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Re: 'error: invalid signature' when booting Windows 10

From: Pascal Hambourg
Subject: Re: 'error: invalid signature' when booting Windows 10
Date: Thu, 13 Dec 2018 22:19:02 +0100
User-agent: Mozilla/5.0 (X11; Linux i686; rv:60.0) Gecko/20100101 Thunderbird/60.3.0

Le 13/12/2018 à 21:53, David Collier a écrit :
On Thu, Dec 13, 2018 at 11:52 AM Pascal Hambourg <address@hidden>

Le 13/12/2018 à 07:49, David Collier a écrit :

You must install GRUB EFI for the architecture matching your UEFI
firmware (32 or 64 bits, most likely 64 bits - NOT the CPU
architecture), but grub-install will be able to register an EFI boot
entry for itself only if the system was booted in EFI mode.

I can't say I understand this. You mean it would start showing up as yet
another boot option in the BIOS dialogue?

Yes. And it should have the highest priority so that the firmware selects it for booting.

How do I install GRUB EFI?

First, you install the packages which provides the commands and files needed to install GRUB EFI. Then you run grub-install with the proper arguments.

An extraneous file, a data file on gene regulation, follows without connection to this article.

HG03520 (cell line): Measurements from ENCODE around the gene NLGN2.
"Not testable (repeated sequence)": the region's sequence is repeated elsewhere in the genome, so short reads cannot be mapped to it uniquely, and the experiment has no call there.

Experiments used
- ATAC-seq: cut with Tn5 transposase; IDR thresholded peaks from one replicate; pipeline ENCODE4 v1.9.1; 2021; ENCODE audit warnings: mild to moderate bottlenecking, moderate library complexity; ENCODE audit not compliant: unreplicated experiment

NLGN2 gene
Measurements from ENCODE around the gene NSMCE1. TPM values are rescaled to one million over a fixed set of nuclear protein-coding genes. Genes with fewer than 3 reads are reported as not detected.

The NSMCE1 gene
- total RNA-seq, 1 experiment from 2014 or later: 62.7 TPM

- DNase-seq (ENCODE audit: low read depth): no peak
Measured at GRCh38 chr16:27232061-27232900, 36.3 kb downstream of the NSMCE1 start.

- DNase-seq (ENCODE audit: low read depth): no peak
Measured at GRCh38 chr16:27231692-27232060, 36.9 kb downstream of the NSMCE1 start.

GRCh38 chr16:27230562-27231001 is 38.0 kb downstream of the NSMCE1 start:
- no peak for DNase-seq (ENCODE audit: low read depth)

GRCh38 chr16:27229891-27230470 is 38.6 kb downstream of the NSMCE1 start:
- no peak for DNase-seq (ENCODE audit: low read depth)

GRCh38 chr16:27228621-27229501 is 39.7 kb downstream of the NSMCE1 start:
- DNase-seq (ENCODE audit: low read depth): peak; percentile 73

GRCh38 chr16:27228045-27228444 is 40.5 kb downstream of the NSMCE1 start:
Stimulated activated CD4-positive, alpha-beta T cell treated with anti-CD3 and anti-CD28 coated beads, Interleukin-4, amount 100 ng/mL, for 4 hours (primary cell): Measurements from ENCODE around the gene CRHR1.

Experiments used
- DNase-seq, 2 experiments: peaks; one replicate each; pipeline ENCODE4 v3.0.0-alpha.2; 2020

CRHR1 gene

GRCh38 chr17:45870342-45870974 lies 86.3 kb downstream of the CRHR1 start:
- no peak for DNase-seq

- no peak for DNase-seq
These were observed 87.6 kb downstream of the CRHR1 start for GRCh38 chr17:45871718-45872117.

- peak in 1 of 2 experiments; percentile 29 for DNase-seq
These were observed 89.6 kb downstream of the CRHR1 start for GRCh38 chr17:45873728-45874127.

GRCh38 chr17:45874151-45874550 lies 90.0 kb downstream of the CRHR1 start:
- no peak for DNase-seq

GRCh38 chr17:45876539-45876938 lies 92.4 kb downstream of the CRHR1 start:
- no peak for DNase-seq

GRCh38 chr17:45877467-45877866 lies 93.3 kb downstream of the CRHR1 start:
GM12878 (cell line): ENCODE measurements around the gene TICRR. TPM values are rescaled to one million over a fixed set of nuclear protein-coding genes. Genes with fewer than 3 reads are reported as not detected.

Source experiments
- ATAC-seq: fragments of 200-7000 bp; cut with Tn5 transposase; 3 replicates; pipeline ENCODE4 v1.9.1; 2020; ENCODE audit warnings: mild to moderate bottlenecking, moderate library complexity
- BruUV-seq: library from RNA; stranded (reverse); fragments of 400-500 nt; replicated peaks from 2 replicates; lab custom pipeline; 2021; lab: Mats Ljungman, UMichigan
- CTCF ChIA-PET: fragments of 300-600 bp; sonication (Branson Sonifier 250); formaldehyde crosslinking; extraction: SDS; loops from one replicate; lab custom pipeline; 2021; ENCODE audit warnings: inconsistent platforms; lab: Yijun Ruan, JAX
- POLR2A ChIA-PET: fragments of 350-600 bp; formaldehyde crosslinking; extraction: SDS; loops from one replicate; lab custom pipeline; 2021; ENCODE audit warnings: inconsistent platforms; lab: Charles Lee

What is the installed distribution ?

it's Debian


Linux Mint is not Debian. It is based on Ubuntu, which is not Debian either. There is a flavour or Mint which is based on Debian, labelled LMDE for "Linux Mint Debian Edition". All these distributions just share Debian's packaging system.

In Debian the 64-bit GRUB EFI package is grub-efi-amd64 and the 32-bit GRUB EFI package is grub-efi-ia32.

The installer of some distributions provide a
rescue mode which allows to chroot the installed system. Also you can
boot a live system in EFI mode and run grub-install from there using the
proper --boot-directory and --efi-directory options. Or you can boot the
installed system in EFI mode with something like GRUB Rescue.

so, I can boot from the USB stick with the Debian distribution and chroot
into the installed system, what do I do next?

The Debian installer has a rescue mode, but I don't know if Mint's installed does. IIRC it is based on Ubuntu's installer, which is very different from Debian's.

After you have chrooted into the installed system, you mount the EFI partition and just run grub-install without parameters.

How do I force BIOS to boot from the USB stick in one mode vs another?

This is specific to each UEFI firmware implementation.
A prerequisite is that the USB stick is set up for EFI boot. You can see it if it contains a FAT partition containing EFI/BOOT/BOOTX64.EFI for 64-bit EFI or EFI/BOOT/BOOTIA32.EFI for 32-bit EFI.

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